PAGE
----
A potelyt.com – Photography & Imaging Resources
ad
PW

Canon G7 X Mark III vs Leica D-LUX 5

The Canon PowerShot G7 X Mark III and the Leica D-LUX 5 are two digital cameras that were revealed to the public, respectively, in July 2019 and September 2010. Both the G7X Mark III and the D-LUX 5 are fixed lens compact cameras that are based on an one-inch (G7X Mark III) and a 1/1.7-inch (D-LUX 5) sensor. The Canon has a resolution of 20 megapixels, whereas the Leica provides 10 MP.

Below is an overview of the main specs of the two cameras as a starting point for the comparison.

Headline Specifications
Canon G7 X Mark III
versus
Leica D-LUX 5
Canon G7 X Mark III   Leica D-LUX 5
Fixed lens compact camera Fixed lens compact camera
24-100mm f/1.8-2.8 24-90mm f/2.0-3.3
20 MP – 1" sensor 10 MP – 1/1.7" sensor
4K/30p Video 720/60p Video
ISO 125-12,800 (125 - 25,600) ISO 80-3,200 (80 - 12,800)
No viewfinder, LCD framing Viewfinder optional
3.0" LCD – 1040k dots 3.0" LCD – 460k dots
Tilting touchscreen Fixed screen (not touch-sensitive)
30 shutter flaps per second 2.5 shutter flaps per second
235 shots per battery charge400 shots per battery charge
105 x 61 x 41 mm, 304 g 110 x 65 x 43 mm, 271 g
logo
Check G7X Mark III price at
amazon.com
logo
Check D-LUX 5 offers at
ebay.com

Going beyond this snapshot of core features and characteristics, what are the differences between the Canon PowerShot G7 X Mark III and the Leica D-LUX 5? Which one should you buy? Read on to find out how these two cameras compare with respect to their body size, their imaging sensors, their shooting features, their input-output connections, and their reception by expert reviewers.

Body comparison

The physical size and weight of the Canon G7 X Mark III and the Leica D-LUX 5 are illustrated in the side-by-side display below. The two cameras are presented according to their relative size. Three successive views from the front, the top, and the rear are shown. All width, height and depth dimensions are rounded to the nearest millimeter.

The G7X Mark III can be obtained in two different colors (black, silver), while the D-LUX 5 is only available in black.

Size Canon G7 X Mark III vs Leica D-LUX 5
Compare G7X Mark III versus D-LUX 5 top
Comparison G7X Mark III or D-LUX 5 rear

If the front view area (width x height) of the cameras is taken as an aggregate measure of their size, the Leica D-LUX 5 is notably larger (12 percent) than the Canon G7 X Mark III. However, the D-LUX 5 is markedly lighter (11 percent) than the G7X Mark III. In this context, it is worth noting that neither the G7X Mark III nor the D-LUX 5 are weather-sealed.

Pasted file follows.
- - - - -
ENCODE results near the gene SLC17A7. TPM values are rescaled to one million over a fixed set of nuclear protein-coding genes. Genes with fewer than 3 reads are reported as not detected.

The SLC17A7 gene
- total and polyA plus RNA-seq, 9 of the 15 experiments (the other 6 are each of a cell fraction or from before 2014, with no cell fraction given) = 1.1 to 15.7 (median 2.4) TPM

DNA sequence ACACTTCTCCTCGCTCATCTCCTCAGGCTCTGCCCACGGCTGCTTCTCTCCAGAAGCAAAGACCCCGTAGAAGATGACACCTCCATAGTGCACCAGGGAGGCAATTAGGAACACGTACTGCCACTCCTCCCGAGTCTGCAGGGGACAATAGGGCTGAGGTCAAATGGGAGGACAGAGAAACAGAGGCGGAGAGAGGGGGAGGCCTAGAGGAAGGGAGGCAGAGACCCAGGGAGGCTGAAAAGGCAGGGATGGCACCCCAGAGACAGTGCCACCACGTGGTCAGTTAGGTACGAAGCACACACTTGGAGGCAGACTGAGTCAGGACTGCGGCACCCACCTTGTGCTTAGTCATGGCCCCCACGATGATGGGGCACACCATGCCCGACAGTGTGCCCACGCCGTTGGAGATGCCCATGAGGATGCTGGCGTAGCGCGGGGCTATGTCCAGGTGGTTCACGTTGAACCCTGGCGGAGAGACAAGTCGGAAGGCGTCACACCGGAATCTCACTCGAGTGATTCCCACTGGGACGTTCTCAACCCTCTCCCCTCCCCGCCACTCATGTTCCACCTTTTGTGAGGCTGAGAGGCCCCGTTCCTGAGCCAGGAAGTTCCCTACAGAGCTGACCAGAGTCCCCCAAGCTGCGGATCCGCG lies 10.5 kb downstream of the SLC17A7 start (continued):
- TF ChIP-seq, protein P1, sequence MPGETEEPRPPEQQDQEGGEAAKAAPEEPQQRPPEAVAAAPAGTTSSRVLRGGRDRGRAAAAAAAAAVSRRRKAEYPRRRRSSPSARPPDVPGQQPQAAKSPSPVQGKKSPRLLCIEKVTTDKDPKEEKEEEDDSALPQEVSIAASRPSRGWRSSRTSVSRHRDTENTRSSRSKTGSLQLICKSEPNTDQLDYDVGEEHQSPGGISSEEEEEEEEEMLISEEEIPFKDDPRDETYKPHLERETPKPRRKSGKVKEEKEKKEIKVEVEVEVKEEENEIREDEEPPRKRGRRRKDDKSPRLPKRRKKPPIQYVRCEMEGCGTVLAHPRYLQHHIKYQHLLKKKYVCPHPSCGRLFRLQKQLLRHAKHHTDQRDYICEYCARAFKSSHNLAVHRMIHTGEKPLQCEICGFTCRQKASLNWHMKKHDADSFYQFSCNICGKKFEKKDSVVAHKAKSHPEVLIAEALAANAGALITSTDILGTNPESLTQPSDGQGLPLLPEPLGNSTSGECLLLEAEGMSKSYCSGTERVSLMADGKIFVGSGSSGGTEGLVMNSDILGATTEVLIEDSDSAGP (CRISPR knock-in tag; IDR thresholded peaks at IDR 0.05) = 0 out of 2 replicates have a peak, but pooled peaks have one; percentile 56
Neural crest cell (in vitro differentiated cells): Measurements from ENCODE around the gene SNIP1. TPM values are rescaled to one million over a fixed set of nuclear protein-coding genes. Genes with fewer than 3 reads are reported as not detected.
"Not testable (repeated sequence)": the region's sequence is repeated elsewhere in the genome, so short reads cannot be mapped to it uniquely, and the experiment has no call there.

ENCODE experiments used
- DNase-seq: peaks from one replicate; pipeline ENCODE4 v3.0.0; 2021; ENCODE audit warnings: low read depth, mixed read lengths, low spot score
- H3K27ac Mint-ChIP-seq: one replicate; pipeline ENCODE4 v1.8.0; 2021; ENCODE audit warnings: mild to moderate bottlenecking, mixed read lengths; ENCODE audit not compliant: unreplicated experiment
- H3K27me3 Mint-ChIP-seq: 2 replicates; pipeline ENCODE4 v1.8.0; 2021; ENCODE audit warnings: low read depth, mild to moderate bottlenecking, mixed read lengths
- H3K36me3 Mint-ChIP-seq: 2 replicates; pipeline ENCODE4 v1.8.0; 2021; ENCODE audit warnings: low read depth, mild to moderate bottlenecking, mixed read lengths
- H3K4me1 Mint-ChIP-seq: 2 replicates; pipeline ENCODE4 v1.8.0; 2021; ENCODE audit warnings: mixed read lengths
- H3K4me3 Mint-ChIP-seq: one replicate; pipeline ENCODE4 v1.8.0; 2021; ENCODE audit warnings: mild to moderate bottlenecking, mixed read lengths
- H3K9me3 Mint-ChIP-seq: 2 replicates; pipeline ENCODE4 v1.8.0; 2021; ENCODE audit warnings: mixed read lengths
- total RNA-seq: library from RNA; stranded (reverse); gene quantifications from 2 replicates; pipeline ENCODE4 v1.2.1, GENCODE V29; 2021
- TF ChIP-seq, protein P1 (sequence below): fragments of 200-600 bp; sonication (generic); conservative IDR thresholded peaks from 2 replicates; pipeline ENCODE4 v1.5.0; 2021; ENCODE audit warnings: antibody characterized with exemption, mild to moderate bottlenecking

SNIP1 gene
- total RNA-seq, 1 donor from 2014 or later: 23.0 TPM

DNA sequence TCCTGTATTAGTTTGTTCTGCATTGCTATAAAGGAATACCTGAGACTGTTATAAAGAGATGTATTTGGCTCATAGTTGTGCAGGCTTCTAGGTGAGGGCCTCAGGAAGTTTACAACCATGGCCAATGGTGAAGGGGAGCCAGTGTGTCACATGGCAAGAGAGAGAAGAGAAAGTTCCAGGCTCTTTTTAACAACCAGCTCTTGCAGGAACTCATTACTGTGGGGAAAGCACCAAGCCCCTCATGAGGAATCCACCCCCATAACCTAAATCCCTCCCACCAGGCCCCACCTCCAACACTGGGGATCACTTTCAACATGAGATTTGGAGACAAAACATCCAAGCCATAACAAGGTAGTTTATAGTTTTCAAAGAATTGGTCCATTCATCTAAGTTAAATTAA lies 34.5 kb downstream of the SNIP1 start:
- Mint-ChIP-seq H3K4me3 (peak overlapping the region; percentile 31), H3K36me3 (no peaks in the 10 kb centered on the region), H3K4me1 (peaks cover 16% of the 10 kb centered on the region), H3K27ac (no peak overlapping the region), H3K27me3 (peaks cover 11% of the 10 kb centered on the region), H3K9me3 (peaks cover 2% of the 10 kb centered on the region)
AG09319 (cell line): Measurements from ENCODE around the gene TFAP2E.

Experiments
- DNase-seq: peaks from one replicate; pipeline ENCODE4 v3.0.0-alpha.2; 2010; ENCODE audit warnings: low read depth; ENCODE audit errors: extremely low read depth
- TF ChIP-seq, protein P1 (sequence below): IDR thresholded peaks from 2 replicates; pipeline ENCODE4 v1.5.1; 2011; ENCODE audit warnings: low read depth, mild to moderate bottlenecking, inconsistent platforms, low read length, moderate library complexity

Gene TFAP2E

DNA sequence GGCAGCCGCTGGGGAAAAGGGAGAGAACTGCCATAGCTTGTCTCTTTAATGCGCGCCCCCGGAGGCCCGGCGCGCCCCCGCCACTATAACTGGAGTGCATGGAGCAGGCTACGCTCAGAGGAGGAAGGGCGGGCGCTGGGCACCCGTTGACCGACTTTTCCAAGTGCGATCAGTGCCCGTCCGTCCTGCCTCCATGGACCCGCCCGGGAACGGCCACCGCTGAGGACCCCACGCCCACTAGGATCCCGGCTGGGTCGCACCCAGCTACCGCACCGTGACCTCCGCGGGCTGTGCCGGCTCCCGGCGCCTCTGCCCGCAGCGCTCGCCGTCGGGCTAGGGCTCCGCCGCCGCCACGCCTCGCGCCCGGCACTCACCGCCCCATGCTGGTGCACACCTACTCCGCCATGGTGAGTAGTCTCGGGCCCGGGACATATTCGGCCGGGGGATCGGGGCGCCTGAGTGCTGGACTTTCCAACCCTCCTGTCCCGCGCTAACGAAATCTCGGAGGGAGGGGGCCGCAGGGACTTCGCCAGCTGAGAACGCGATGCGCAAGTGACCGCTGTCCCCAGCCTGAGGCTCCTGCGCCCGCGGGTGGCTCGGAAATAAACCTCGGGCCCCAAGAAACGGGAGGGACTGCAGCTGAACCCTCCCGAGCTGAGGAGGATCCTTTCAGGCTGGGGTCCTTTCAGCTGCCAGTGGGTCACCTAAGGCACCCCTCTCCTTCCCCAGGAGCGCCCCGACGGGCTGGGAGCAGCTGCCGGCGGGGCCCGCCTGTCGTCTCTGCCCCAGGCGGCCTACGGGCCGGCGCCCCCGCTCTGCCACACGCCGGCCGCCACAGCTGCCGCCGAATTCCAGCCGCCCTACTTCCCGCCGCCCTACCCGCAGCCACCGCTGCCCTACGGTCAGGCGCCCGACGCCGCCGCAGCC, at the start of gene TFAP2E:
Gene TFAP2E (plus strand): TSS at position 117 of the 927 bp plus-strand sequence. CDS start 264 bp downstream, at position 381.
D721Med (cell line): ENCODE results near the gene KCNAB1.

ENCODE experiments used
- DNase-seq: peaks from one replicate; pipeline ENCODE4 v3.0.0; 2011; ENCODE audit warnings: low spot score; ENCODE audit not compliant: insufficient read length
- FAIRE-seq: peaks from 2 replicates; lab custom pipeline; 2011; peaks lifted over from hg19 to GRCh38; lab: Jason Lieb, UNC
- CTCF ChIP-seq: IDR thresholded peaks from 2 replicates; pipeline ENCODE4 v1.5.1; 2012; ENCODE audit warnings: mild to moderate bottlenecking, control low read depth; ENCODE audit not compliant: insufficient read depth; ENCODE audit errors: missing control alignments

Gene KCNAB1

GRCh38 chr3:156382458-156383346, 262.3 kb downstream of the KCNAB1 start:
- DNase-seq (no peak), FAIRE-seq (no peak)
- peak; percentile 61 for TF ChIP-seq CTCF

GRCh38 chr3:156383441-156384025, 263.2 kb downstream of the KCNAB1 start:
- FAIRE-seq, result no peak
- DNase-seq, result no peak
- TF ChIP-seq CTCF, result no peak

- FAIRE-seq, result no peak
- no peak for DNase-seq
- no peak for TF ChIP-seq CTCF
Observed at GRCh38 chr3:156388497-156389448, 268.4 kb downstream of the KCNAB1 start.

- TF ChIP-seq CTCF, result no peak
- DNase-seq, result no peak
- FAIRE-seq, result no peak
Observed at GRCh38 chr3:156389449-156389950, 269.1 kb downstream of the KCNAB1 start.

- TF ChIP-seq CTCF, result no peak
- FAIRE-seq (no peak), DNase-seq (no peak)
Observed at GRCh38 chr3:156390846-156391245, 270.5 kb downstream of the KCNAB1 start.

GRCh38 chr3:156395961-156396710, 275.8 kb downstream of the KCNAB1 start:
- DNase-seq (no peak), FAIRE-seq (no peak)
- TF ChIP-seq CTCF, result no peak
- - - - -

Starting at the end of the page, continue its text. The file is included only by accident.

Concerning battery life, the G7X Mark III gets 235 shots out of its NB-13L battery, while the D-LUX 5 can take 400 images on a single charge of its BP-DC10 power pack. The power pack in the G7X Mark III can be charged via the USB port, so that it is not always necessary to take the battery charger along when travelling.

The following table provides a synthesis of the main physical specifications of the two cameras and other similar ones. If you want to switch the focus of the display and review another camera pair, you can move across to the CAM-parator tool and choose from the broad selection of possible camera comparisons there.

scroll hint
Body Specifications
    Camera
Model
Camera
Width
Camera
Height
Camera
Depth
Camera
Weight
Battery
Life
Weather
Sealing
Camera
Launch
Launch
Price (USD)
Street
Price
1.
 
Canon G7 X Mark III 105 mm 61 mm 41 mm 304 g 235 n Jul 2019 749 amazon.com
2.
 
Leica D-LUX 5 110 mm 65 mm 43 mm 271 g 400 n Sep 2010 699ebay.com
3.
 
Canon G5 X Mark II 111 mm 61 mm 46 mm 340 g 230 n Jul 2019 899 amazon.com
4.
 
Canon SX740 110 mm 64 mm 40 mm 299 g 265 n Jul 2018 399 amazon.com
5.
 
Canon G7 X Mark II 106 mm 61 mm 42 mm 319 g 265 n Feb 2016 699ebay.com
6.
 
Canon G5 X 112 mm 76 mm 44 mm 353 g 210 n Oct 2015 799ebay.com
7.
 
Canon G7 X 103 mm 60 mm 40 mm 304 g 210 n Sep 2014 699ebay.com
8.
 
Fujifilm X10 117 mm 70 mm 57 mm 350 g 270 n Sep 2011 599ebay.com
9.
 
Leica C-LUX 113 mm 67 mm 46 mm 340 g 370 n Jun 2018 1,049 amazon.com
10.
 
Leica D-LUX 6 111 mm 68 mm 46 mm 298 g 330 n Sep 2012 699ebay.com
11.
 
Leica V-LUX 3 124 mm 81 mm 95 mm 540 g 410 n Dec 2011 949ebay.com
12.
 
Leica X1 124 mm 60 mm 32 mm 306 g 260 n Sep 2009 1,995ebay.com
13.
 
Panasonic FZ1000 II 136 mm 97 mm 131 mm 810 g 350 n Feb 2019 899 amazon.com
14.
 
Panasonic ZS200 111 mm 65 mm 45 mm 340 g 370 n Feb 2018 799 amazon.com
15.
 
Panasonic LX5 110 mm 65 mm 43 mm 271 g 400 n Jul 2010 499ebay.com
16.
 
Sony ZV-1 105 mm 60 mm 44 mm 294 g 260 n May 2020 799 amazon.com
17.
 
Sony RX100 VI 102 mm 58 mm 43 mm 301 g 240 n Jun 2018 1,199ebay.com
Note: Measurements and pricing do not include easily detachable parts, such as add-on or interchangeable lenses or optional viewfinders.

Any camera decision will naturally be influenced heavily by the price. The manufacturer’s suggested retail prices give an idea on the placement of the camera in the maker’s lineup and the broader market. The D-LUX 5 was somewhat cheaper (by 7 percent) than the G7X Mark III at launch, but both cameras fall into the same price category. Normally, street prices remain initially close to the MSRP, but after a couple of months, the first discounts appear. Later in the product cycle and, in particular, when the replacement model is about to appear, further discounting and stock clearance sales often push the camera price considerably down.